liblcfg - lightweight configuration file library

About liblcfg

liblcfg is a lightweight configuration file library written in C99. The file format supports arbitrarily nested simple assignments, lists and maps (aka dictionaries).

Example input file

The following file is a simple example configuration file readable by liblcfg.

// simple assignment
string-value = "foo"

// list value assignment
list_value = [ "a", "b", "c" ]

// map value assignment
map-value = {
    foo = "bar"
    bar = "foo"
}

binary_string = "\0\xff\r\n\0\0\x4a"

/* deep nesting */
nested-list = [[[["deep nesting"]]]]

a = {
    d = ["d", ["e","r"], "my index is 2"]
}

Download & Source

The current download version of liblcfg is 0.2.2; git access and online browsing is also available.

Installing liblcfg

There are two ways to use liblcfg in your program. You can either link it as a shared object against your program or generate a pair of static source files to be included at compile-time.

Installing liblcfg on your system

By installing liblcfg on your system you can link your program against liblcfg dynamically. The standard autoconf steps are required for installation:

./configure
make
make install # as root

The installation includes the lcfg binary, which is a simple command line tool to query configuration files. Altough this is certainly the preferred installation method, it is probably unlikely that you want to install liblcfg system-wide and have it added as a dependency to your program. See next section for a static approach.

Compiling liblcfg into your program

By compiling liblcfg statically into your program you avoid any external dependency. The liblcfg distribution package contains a small shellscript named mksinglefile.sh which will create two files: lcfg_static.h and lcfg_static.c. After adding these files to your project and including the header you'll be able to use all liblcfg features.

Usage example

The following code shows some basic usage of liblcfg by printing all values of the specified configuration file to stdout. This file is also available in the liblcfg distribution package.

#include <stdio.h>
#include <ctype.h>

#include <lcfg/lcfg.h>

enum lcfg_status example_visitor(const char *key, void *data, size_t len, void *user_data) {
    int i;
    char c;

    printf("%s = \"", key);
    for( i = 0; i < len; i++ ) {
        c = *((const char *)(data + i));
        printf("%c", isprint(c) ? c : '.');
    }
    puts("\"");

    return lcfg_status_ok;
}


int main(int argc, char **argv) {
    if( argc != 2 ) {
        printf("usage: %s FILE\n", argv[0]);
        return -1;
    }

    struct lcfg *c = lcfg_new(argv[1]);
    
    if( lcfg_parse(c) != lcfg_status_ok ) {
        printf("lcfg error: %s\n", lcfg_error_get(c));
    } else {
        lcfg_accept(c, example_visitor, 0);
    }

    lcfg_delete(c); 
    
    return 0;
}

Interface description

The liblcfg interface consists of a very small set of functions and types. All elements of lcfg.h are described here.

struct lcfg
This structure represents a configuration file context. The storage size and elements are purposely unknown to the library user and may change between versions.
enum lcfg_status
The lcfg_status enumeration contains several return codes used by various functions within liblcfg. Currently only lcfg_status_ok and lcfg_status_error are implemented.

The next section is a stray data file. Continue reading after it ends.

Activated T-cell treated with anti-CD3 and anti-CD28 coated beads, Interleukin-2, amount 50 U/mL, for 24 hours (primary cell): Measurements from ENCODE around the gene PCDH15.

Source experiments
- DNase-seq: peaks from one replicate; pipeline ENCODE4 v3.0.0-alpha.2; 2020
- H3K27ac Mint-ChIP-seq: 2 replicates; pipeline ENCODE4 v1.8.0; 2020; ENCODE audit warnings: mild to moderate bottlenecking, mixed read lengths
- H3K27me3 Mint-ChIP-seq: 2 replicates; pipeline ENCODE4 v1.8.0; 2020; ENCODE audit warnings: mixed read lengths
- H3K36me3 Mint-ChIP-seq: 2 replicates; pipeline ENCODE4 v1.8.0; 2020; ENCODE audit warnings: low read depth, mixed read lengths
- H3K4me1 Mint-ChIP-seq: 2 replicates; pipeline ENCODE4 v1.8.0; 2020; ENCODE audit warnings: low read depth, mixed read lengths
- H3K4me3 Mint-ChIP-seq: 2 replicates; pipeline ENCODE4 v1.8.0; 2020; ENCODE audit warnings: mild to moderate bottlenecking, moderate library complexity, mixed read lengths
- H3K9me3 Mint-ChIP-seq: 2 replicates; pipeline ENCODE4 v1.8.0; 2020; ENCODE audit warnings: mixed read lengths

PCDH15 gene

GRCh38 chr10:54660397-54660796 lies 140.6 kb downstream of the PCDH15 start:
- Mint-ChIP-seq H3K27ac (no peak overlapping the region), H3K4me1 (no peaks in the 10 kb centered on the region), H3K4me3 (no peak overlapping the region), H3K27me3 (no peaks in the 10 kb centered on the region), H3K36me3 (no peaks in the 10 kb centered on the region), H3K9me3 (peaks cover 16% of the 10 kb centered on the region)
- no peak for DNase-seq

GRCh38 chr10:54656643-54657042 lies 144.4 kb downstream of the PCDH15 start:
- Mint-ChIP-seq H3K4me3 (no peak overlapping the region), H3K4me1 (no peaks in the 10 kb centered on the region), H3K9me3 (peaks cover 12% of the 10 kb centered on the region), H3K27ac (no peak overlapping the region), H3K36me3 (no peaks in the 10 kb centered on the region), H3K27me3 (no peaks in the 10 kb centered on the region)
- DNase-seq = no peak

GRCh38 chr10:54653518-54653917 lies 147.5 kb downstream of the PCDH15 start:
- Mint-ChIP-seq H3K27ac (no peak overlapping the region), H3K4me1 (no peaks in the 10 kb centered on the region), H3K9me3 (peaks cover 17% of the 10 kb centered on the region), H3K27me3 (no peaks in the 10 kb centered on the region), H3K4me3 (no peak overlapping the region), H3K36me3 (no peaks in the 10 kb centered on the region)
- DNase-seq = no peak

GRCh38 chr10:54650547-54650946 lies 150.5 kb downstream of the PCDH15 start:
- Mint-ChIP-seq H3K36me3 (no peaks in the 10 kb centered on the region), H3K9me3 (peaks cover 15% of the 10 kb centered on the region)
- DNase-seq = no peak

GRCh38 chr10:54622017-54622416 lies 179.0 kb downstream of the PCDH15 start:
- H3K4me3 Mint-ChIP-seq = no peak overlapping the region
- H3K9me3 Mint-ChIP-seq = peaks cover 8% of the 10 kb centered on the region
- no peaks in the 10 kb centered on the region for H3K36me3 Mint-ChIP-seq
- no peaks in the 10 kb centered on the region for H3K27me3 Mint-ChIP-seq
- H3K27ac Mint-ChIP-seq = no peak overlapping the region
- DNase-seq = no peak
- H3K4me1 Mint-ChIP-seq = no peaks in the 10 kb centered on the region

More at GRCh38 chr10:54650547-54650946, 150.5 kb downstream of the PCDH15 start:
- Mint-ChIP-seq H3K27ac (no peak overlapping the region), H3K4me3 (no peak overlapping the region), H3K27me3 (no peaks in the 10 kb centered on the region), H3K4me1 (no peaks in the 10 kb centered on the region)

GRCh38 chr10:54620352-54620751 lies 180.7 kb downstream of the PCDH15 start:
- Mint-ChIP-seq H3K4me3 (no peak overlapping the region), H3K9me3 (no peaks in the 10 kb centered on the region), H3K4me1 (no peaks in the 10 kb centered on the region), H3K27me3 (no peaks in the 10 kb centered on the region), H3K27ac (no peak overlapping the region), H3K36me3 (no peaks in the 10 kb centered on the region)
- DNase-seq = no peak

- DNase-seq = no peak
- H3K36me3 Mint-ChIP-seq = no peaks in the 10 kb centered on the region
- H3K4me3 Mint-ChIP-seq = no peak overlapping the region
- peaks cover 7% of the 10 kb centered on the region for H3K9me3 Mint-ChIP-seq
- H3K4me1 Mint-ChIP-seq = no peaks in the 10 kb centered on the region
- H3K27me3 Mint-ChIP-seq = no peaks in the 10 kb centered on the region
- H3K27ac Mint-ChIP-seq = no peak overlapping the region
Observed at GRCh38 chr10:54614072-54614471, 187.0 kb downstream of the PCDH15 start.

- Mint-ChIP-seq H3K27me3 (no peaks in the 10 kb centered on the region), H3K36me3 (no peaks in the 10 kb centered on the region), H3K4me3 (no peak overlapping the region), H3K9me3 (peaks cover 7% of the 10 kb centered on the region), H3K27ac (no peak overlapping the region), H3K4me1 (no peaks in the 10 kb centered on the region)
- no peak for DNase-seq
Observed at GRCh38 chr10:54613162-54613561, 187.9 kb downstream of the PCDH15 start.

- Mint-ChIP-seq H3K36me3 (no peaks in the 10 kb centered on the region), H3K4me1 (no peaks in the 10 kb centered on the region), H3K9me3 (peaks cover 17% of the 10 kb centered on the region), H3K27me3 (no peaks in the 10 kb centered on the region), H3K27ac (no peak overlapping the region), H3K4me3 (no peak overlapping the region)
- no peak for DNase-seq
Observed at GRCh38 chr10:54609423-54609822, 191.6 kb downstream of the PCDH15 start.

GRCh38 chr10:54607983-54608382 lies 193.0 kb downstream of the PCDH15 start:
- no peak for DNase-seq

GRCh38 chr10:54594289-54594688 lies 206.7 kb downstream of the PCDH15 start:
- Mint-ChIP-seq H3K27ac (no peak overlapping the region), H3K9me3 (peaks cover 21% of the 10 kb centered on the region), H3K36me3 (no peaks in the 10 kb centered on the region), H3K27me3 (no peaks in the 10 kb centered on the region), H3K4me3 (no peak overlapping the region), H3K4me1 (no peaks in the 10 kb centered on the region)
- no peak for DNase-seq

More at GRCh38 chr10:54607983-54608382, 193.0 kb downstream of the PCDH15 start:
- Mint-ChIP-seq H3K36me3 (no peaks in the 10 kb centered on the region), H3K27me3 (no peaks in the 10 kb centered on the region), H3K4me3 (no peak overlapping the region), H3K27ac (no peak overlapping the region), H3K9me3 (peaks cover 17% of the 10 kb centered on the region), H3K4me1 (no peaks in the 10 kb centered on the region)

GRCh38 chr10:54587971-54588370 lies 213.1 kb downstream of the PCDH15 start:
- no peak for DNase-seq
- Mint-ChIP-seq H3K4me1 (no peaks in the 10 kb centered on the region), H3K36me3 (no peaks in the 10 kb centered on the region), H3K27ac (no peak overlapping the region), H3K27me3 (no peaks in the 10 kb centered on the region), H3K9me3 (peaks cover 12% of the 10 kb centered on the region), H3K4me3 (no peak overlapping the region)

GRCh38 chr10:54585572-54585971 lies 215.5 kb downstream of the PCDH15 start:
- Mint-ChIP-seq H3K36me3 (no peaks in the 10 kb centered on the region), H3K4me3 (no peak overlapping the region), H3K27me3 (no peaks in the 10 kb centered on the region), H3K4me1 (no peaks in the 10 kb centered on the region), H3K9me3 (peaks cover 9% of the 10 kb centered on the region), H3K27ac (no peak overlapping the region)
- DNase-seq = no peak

enum lcfg_status (*lcfg_visitor_function)(const char *key, void *data, size_t size, void *user_data)
The lcfg_visitor_function function-pointer typedef. This function is called for every configuration element identified by key with a value of length size pointed to by data. The user_data argument is set by the user upon the visit invocation. If this function does not return lcfg_status_ok the iteration is stopped prematurely and no further calls are made.
struct lcfg *lcfg_new(const char *filename)
Creates a new configuration file context and returns a pointer to the newly created context.
enum lcfg_status lcfg_parse(struct lcfg *c)
Parse the configuration file specified in the context pointed to by c. If any error is encountered the function returns lcfg_status_error and the error message is set accordingly. Otherwise lcfg_status_ok is returned.
enum lcfg_status lcfg_accept(struct lcfg *c, lcfg_visitor_function fn, void *user_data)
Start iterating through all configuration key/value-pairs of c using the visitor function fn. The user_data value can be of any type and is passed along with every visitor call.
enum lcfg_status lcfg_value_get(struct lcfg *c, const char *key, void **data, size_t *len)
Return the string-value located at path key by setting data and len of the value. Returns lcfg_status_error if the key was not found, lcfg_status_ok otherwise. Note that this function does only return string-values, if the value pointed to by key is not a string-value lcfg_status_error is returned.
const char *lcfg_error_get(struct lcfg *c)
Return the last error message within context c.
void lcfg_error_set(struct lcfg *c, const char *fmt, ...)
Set the error message for context c. A library user should not need this function.
void lcfg_delete(struct lcfg *c)
Free the configuration context pointed to by c.

Tree Interface

By design, liblcfg does not store an explicit abstract syntax tree after parsing the file. Nonetheless you can still access the file through a tree structure by using lcfgx/lcfgx_tree.h which acts as a seperate layer on top of the regular interface. Please refer to this file for documentation (one struct and two functions only!).

The lcfg utility

The liblcfg package also includes a simple CLI tool lcfg to query a configuration file by keys. It is useful for processing configuration files properly in shell scripts etc.

License and author

liblcfg is licensed under the BSD license. liblcfg is © 2007–2012 Paul Baecher. I can be reached at Get a graphical browser..